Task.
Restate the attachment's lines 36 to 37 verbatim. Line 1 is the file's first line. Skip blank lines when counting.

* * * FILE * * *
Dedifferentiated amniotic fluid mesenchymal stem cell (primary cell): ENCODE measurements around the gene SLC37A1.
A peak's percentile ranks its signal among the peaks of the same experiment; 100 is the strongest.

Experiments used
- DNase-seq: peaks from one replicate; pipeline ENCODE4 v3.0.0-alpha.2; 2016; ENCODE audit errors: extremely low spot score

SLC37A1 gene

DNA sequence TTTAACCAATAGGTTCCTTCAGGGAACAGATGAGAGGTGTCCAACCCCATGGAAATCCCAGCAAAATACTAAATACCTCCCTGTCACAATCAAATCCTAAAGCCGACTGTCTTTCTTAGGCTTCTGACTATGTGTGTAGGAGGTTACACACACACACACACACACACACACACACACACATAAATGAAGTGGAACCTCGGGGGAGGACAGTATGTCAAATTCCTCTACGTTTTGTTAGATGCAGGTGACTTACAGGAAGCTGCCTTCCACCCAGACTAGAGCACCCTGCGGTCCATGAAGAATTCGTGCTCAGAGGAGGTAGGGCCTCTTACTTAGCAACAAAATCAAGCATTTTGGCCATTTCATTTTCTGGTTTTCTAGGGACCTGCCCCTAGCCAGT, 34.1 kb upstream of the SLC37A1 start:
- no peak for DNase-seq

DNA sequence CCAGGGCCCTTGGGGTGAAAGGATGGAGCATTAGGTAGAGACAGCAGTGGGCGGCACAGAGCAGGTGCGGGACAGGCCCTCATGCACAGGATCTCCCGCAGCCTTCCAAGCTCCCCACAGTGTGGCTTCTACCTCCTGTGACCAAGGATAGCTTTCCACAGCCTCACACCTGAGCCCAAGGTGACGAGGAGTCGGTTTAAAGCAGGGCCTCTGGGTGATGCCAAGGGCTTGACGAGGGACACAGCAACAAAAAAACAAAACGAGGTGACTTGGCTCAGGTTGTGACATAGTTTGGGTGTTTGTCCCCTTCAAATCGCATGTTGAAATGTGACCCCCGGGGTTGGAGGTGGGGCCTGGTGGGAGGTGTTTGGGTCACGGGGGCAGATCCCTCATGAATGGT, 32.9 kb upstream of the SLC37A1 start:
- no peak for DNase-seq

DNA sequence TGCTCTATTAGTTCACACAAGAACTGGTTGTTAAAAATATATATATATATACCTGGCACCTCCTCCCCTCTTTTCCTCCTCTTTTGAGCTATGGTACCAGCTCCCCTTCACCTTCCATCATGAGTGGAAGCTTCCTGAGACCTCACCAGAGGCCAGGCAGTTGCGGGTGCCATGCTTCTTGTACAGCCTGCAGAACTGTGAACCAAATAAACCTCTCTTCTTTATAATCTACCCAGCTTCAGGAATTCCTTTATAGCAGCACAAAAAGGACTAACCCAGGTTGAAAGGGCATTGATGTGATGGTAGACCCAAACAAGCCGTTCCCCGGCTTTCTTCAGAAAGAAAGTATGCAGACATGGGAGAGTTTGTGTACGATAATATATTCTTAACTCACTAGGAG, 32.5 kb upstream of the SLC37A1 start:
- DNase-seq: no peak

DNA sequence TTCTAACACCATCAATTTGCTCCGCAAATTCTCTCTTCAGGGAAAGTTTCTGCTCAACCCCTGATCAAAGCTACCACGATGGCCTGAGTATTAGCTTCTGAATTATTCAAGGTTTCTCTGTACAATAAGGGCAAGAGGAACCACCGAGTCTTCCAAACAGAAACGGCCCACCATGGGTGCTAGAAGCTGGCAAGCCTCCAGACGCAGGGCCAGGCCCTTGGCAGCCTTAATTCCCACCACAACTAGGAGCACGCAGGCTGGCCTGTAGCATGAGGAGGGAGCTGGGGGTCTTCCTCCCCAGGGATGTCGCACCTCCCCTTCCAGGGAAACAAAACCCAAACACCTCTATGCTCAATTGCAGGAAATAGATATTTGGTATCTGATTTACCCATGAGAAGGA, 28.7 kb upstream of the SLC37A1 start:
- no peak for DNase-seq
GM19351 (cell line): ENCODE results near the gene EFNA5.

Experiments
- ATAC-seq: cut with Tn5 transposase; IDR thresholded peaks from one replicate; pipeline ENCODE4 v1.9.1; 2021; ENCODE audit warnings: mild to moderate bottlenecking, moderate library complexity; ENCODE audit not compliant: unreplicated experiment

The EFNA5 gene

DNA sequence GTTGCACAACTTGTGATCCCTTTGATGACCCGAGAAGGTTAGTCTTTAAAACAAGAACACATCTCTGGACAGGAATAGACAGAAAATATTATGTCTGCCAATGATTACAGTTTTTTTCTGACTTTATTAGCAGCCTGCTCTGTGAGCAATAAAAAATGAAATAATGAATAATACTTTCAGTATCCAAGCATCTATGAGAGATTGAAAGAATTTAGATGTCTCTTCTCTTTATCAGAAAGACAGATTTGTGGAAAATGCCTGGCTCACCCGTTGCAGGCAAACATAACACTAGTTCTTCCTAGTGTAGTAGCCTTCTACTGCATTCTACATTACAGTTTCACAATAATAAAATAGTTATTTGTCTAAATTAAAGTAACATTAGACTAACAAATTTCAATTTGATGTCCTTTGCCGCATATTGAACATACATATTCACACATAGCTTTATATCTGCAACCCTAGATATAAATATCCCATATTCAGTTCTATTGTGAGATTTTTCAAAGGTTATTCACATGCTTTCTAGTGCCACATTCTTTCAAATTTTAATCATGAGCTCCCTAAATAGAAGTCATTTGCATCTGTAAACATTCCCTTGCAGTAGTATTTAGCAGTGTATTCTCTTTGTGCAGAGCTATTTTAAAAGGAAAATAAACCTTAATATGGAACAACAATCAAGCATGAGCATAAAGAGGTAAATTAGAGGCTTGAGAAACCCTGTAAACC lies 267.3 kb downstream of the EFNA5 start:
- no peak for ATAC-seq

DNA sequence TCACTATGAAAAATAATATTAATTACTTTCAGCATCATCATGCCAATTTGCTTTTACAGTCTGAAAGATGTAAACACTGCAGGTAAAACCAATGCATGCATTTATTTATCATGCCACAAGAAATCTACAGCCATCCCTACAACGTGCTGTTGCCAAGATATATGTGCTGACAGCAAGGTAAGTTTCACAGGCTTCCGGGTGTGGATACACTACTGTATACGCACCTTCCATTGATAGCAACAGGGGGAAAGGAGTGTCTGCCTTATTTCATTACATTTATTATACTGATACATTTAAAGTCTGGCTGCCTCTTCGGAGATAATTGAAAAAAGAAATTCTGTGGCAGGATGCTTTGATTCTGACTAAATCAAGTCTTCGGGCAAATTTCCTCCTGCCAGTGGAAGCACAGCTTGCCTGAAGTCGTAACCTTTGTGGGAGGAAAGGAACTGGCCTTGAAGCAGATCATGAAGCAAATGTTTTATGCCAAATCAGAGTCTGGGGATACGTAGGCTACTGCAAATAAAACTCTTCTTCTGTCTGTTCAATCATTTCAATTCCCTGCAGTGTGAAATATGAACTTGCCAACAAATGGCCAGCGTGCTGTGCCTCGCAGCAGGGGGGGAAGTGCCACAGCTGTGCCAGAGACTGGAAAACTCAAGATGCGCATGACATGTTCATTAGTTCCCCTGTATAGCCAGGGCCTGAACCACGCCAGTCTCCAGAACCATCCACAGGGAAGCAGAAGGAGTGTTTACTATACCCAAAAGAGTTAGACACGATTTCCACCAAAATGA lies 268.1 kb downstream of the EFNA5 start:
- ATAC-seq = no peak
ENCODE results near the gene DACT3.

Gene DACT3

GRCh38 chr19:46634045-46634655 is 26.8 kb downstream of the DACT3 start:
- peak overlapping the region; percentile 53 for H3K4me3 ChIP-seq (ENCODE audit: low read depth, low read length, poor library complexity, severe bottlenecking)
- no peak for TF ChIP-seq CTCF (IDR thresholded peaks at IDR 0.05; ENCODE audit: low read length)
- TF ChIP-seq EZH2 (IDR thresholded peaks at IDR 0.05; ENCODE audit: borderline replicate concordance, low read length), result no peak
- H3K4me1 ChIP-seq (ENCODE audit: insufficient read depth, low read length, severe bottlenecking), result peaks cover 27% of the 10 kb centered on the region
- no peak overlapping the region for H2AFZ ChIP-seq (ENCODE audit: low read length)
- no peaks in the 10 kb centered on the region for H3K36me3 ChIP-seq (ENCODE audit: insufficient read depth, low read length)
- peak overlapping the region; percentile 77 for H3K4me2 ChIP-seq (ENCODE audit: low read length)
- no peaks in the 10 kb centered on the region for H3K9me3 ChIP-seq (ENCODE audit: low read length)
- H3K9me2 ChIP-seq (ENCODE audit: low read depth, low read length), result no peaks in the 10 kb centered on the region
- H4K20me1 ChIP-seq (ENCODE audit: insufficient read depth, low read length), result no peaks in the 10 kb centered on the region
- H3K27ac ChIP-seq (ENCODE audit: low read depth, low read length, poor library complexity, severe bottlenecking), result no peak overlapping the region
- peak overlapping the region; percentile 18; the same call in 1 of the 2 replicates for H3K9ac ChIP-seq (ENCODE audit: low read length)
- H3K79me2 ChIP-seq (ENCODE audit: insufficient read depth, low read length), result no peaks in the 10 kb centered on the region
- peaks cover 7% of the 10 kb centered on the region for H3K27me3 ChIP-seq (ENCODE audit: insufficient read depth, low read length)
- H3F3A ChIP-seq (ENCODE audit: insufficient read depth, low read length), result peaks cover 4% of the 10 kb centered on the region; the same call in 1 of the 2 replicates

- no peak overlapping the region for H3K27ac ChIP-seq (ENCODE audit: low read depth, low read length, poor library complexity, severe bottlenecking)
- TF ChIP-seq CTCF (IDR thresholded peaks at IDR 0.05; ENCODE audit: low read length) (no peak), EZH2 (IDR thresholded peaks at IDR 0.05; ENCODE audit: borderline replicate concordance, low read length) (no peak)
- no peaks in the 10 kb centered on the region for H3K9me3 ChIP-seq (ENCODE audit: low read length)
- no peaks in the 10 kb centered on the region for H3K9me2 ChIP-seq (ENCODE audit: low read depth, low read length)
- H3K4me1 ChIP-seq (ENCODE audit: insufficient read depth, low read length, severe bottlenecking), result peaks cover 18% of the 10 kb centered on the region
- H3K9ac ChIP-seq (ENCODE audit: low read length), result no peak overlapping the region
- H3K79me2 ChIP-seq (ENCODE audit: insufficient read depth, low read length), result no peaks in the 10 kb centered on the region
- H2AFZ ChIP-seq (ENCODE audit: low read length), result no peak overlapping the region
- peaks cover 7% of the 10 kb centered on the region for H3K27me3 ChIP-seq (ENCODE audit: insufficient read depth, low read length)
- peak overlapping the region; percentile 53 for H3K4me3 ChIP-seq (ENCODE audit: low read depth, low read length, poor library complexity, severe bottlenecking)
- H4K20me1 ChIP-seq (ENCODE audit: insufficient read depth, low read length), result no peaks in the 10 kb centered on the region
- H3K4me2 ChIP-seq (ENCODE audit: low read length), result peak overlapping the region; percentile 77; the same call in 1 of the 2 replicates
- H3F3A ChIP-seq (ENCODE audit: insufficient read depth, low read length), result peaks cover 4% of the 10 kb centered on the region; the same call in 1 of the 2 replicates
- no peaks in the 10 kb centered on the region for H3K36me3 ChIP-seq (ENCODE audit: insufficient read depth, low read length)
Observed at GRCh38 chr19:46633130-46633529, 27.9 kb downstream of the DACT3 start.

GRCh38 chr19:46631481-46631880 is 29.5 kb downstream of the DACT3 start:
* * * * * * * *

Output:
- peak overlapping the region; percentile 18; the same call in 1 of the 2 replicates for H3K9ac ChIP-seq (ENCODE audit: low read length)
- H3K79me2 ChIP-seq (ENCODE audit: insufficient read depth, low read length), result no peaks in the 10 kb centered on the region